OTTAWA – As Ottawa studies national security implications of allowing Chinese tech giant Huawei to equip Canada’s next-generation 5G telecommunication networks, two U.S. intelligence and cyber security experts told parliamentarians Wednesday that the risk is real.
“I understand in principle why, particularly for government networks that you’d want all of your telecom equipment made by your own country or by your own ally,” said Christopher Porter, chief intelligence strategist for cybersecurity firm FireEye Inc.
A former Central Intelligence Agency cyber threat analyst, Porter was testifying at Public Safetey and National Defence committee along with Jonathan Reiber who previously worked for the Pentagon as it assembled a “cyber-mission force” of more than 6000 hackers for counter cyber-insurgency and cyber-warfare.
Reiber, head of strategy for cyber security firm Illumio “wouldn’t speak to Huawei specifically.”
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On securing a nation against hostile cyber actors, Reiber said that, “for certain elements, say a national security community or public safety community, I think it’s perfectly reasonable to say ‘now we’re going to manufacture a certain amount of chips (hardware) on our own.’”
In November of last year the United States asked allies to ban Huawei’s 5G hardware technology from their domestic telecommunication networks. Austrailia and New Zealand have since agreed – both are part of the Five Eyes surveillance network that includes the U.S., UK and Canada. Britain may also abandon its 5G telecom deal with the Chinese company – like Canada it is studying the matter and no decision is expected until April or May.
On ferreting out suspect equipment already in circulation, as well as preventing additional hardware from entering the field, Reiber said it’s possible but only on a limited scale. “I don’t think you could possibly do so in any kind of global way across sectors, across an entire economy. I do think you could do it in certain sub-sectors.”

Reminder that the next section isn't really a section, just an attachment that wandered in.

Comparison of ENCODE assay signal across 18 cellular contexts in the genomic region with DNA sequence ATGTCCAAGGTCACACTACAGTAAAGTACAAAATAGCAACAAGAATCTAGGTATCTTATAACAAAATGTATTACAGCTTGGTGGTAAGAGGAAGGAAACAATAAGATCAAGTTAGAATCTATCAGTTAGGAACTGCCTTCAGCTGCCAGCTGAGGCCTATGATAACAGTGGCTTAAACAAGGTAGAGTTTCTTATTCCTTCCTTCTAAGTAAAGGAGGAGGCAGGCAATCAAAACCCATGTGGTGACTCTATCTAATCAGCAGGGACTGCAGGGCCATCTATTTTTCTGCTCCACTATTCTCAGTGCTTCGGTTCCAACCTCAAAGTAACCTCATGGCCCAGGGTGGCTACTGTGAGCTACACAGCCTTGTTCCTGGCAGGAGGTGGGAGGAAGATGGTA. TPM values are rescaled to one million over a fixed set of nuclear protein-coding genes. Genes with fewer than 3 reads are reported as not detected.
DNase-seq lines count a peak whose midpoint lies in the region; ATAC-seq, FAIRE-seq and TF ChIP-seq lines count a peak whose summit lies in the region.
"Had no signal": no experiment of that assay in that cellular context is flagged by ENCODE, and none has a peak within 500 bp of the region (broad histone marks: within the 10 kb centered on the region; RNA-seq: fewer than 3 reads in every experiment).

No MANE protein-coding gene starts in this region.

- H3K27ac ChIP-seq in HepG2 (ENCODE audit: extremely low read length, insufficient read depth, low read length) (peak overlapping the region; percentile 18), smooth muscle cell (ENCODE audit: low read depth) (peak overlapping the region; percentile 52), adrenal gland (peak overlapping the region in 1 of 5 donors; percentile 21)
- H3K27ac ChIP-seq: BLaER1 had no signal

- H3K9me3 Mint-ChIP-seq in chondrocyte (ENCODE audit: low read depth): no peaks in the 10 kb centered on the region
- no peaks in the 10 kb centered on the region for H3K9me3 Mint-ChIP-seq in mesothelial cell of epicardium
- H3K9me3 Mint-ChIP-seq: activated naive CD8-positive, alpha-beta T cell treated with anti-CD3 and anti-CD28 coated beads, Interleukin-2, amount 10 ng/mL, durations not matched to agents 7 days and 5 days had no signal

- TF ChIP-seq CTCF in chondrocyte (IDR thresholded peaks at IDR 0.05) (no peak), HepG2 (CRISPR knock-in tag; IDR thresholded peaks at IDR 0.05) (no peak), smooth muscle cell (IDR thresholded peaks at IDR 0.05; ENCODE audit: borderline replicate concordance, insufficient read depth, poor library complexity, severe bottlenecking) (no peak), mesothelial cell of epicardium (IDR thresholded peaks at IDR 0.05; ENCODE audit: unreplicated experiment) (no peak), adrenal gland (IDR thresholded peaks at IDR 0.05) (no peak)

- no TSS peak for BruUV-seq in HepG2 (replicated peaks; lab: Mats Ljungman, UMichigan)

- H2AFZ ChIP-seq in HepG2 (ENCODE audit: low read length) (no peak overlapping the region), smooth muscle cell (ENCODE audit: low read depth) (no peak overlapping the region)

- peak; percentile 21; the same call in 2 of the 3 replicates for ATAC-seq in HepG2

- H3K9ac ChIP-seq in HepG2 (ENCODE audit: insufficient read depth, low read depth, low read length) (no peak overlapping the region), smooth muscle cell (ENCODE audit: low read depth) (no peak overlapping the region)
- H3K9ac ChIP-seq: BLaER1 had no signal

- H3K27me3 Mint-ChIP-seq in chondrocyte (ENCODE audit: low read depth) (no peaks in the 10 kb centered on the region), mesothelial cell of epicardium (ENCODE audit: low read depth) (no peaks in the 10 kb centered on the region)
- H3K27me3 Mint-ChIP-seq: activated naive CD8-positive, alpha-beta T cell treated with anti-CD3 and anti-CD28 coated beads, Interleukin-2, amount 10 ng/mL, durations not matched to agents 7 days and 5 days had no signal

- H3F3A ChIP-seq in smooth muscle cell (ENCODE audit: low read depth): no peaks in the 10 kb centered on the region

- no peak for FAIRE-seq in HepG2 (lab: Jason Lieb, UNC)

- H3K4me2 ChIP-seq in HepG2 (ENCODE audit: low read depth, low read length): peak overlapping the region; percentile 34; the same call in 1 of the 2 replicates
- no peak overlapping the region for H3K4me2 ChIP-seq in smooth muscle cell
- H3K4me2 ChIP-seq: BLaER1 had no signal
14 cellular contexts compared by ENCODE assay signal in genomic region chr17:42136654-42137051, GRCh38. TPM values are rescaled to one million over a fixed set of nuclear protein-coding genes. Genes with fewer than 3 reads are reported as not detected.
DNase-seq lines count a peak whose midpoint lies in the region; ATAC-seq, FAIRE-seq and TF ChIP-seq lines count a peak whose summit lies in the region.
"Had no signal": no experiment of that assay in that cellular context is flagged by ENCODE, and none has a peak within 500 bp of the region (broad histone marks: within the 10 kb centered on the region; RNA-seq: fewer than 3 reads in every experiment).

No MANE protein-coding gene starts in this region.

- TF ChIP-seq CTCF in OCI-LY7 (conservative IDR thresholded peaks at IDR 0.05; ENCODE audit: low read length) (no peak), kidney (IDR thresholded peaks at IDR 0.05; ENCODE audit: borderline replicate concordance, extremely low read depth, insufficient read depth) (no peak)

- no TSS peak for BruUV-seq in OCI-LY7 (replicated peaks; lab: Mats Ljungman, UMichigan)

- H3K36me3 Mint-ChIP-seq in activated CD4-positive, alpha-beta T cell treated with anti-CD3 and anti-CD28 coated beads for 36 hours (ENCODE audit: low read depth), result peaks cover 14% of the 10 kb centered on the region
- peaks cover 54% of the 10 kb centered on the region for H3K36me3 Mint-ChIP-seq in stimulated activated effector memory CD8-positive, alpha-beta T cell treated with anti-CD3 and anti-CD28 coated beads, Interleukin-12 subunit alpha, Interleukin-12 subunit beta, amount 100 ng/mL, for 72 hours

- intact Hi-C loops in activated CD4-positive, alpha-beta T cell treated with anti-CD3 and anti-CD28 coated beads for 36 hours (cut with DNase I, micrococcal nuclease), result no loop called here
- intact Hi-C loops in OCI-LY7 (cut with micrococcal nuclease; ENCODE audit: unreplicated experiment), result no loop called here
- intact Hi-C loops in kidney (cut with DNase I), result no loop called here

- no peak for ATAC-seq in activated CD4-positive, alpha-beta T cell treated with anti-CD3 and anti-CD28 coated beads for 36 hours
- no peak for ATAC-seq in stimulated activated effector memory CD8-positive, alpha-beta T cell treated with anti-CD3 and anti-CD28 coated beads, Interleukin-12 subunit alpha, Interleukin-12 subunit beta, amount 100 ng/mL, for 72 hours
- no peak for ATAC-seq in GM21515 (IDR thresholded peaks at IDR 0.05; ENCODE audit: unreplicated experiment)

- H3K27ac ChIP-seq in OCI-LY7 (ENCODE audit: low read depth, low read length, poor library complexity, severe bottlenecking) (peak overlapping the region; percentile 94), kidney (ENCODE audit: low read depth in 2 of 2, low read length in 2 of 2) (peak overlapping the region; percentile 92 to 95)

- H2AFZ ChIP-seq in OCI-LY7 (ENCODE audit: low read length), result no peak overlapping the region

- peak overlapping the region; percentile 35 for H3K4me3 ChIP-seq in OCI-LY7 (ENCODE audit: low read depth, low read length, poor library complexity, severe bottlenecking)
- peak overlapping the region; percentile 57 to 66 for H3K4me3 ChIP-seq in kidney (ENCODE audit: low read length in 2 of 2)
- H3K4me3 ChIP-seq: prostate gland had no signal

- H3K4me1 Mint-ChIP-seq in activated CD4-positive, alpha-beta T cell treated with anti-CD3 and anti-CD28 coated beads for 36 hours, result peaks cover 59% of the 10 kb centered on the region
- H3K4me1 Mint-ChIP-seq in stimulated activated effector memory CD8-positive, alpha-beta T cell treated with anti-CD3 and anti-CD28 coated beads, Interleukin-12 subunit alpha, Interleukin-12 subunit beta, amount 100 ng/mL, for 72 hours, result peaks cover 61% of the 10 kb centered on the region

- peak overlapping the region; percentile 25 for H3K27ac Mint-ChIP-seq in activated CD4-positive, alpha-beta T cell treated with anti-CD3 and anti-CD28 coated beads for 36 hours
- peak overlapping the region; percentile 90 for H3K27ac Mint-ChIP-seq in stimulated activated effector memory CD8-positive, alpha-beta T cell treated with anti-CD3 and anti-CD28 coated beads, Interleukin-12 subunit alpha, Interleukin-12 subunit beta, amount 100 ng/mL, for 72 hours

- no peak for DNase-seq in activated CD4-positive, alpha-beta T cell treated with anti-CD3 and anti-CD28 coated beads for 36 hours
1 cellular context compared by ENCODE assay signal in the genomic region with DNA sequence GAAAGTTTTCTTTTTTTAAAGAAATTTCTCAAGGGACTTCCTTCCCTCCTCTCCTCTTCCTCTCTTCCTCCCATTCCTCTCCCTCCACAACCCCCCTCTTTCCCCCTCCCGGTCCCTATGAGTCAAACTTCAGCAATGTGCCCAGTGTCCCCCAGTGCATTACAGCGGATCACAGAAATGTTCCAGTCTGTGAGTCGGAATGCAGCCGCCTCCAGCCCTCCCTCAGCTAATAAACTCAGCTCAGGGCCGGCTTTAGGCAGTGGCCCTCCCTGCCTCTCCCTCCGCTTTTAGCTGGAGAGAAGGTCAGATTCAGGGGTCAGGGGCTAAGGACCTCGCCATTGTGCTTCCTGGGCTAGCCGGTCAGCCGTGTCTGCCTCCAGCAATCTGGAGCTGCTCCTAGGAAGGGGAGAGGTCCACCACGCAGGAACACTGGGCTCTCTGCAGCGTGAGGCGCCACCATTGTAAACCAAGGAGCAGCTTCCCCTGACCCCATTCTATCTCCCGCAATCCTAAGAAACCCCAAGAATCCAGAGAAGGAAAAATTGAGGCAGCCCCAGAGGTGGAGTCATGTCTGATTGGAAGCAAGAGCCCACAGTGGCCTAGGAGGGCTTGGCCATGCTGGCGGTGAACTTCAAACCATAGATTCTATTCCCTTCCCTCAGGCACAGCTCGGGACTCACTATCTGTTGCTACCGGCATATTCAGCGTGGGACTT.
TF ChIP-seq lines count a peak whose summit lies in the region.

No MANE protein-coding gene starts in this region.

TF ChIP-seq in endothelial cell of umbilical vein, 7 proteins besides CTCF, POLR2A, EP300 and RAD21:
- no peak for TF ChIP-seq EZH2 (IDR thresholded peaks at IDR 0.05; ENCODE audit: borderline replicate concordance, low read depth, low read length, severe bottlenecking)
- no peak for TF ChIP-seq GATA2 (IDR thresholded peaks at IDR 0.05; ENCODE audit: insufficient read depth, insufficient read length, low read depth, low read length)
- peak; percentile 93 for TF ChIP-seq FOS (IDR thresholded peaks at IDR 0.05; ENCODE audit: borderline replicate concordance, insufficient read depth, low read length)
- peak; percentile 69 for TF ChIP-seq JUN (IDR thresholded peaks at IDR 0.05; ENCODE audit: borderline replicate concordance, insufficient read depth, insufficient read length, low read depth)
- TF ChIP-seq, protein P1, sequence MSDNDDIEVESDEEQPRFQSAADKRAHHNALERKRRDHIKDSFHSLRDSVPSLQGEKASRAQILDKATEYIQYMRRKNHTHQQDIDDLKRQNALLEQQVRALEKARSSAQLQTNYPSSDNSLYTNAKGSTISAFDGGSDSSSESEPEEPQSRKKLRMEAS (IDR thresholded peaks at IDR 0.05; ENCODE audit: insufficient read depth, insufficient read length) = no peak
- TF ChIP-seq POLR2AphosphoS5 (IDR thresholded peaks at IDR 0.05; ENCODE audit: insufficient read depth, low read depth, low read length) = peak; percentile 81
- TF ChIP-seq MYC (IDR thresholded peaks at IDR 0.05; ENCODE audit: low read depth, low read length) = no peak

Under a cloud of diplomatic tensions between China and Canada over our arrest of Huawei executive Meng Wanzhou, facing extradition to the U.S. for alleged violations of American sanctions on Iran, Porter told MPs that Canada remains a prefered cyber espionage target. Already, domestic institutions have fallen under cyber attack by Iran, China and Russia, Porter said.
“Government, defence, high-tech, non-profit, energy, telecommunications and media have all been impacted much like they have in many western countries,” he noted.
Reiber’s testimony also offered a chilling window into the future of cyber crime and cyber warfare that could escalate into military confrontation, even noting that some in the previous U.S. administration believed Russian cyber-meddling in the 2016 election constituted grounds for a military response.
“I would say the Russian attack on the 2016 presidential election, looked at historically, certainly qualified as an instance where a counter offensive action by the military would have been warranted,” Reiber said. “And there are others from the Obama administration that would’ve said the same thing.”
Porter told the committee that in his FireEye experience, some 95 per cent cyber attacks on Canadian targets were aimed largely at private sector interests, primarily at financial institutions and that beyond regulating cyber security standards for Canadian industry he would “put a great emphasis on diplomacy.”
“This foreign (cyber) threat is to get back at Canada for something we did,” he said.
However, Porter warned of more “destructive attacks aimed at permanently disabling financial services or altering data in ways that undermine trust in the global financial system.”
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